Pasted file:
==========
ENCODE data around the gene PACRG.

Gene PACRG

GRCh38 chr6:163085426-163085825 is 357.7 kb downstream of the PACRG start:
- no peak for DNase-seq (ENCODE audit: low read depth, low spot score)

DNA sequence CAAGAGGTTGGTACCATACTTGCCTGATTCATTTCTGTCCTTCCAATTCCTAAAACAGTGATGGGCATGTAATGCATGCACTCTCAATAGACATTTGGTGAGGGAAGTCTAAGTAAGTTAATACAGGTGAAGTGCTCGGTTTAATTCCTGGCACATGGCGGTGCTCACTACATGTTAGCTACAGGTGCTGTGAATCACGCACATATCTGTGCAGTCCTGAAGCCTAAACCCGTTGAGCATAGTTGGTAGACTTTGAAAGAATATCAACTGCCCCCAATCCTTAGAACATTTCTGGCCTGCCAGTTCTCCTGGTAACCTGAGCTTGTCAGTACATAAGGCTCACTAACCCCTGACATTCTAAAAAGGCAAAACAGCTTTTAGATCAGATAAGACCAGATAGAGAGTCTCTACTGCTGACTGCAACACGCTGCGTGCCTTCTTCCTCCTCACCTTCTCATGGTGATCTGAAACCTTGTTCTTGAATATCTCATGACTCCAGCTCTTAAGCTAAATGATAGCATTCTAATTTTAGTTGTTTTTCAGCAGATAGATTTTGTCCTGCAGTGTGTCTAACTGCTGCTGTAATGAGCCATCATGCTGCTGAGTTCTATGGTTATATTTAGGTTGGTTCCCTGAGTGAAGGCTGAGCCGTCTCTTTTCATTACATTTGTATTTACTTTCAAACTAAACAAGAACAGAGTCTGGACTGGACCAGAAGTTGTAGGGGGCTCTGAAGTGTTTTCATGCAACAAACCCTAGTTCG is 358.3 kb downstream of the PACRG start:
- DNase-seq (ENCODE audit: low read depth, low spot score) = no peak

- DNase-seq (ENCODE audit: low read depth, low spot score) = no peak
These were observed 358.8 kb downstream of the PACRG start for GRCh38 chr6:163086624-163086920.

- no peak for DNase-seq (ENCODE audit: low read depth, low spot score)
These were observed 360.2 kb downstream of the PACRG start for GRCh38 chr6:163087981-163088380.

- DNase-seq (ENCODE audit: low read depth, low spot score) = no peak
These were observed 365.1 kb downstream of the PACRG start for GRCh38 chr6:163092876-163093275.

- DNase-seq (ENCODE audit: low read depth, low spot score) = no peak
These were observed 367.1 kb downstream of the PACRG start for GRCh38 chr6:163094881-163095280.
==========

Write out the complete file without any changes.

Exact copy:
ENCODE data around the gene PACRG.

Gene PACRG

GRCh38 chr6:163085426-163085825 is 357.7 kb downstream of the PACRG start:
- no peak for DNase-seq (ENCODE audit: low read depth, low spot score)

DNA sequence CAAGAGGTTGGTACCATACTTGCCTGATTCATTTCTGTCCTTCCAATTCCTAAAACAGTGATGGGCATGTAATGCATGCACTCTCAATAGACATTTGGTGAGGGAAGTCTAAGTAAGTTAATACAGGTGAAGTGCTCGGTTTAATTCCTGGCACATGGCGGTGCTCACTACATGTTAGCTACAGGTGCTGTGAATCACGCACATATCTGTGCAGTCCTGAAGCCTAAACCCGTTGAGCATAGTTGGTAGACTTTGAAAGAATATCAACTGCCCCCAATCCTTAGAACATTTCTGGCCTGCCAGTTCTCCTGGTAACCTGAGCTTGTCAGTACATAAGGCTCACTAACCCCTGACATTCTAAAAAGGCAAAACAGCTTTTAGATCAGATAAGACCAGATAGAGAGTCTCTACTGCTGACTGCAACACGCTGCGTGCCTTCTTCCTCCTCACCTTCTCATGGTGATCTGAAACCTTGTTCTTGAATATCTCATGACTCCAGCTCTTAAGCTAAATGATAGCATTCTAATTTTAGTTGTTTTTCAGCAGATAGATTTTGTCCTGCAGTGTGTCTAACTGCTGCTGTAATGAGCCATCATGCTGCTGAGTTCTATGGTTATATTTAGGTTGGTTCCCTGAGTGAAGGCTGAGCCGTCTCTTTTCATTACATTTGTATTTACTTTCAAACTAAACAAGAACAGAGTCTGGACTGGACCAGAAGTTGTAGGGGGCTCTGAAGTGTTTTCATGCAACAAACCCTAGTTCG is 358.3 kb downstream of the PACRG start:
- DNase-seq (ENCODE audit: low read depth, low spot score) = no peak

- DNase-seq (ENCODE audit: low read depth, low spot score) = no peak
These were observed 358.8 kb downstream of the PACRG start for GRCh38 chr6:163086624-163086920.

- no peak for DNase-seq (ENCODE audit: low read depth, low spot score)
These were observed 360.2 kb downstream of the PACRG start for GRCh38 chr6:163087981-163088380.

- DNase-seq (ENCODE audit: low read depth, low spot score) = no peak
These were observed 365.1 kb downstream of the PACRG start for GRCh38 chr6:163092876-163093275.

- DNase-seq (ENCODE audit: low read depth, low spot score) = no peak
These were observed 367.1 kb downstream of the PACRG start for GRCh38 chr6:163094881-163095280.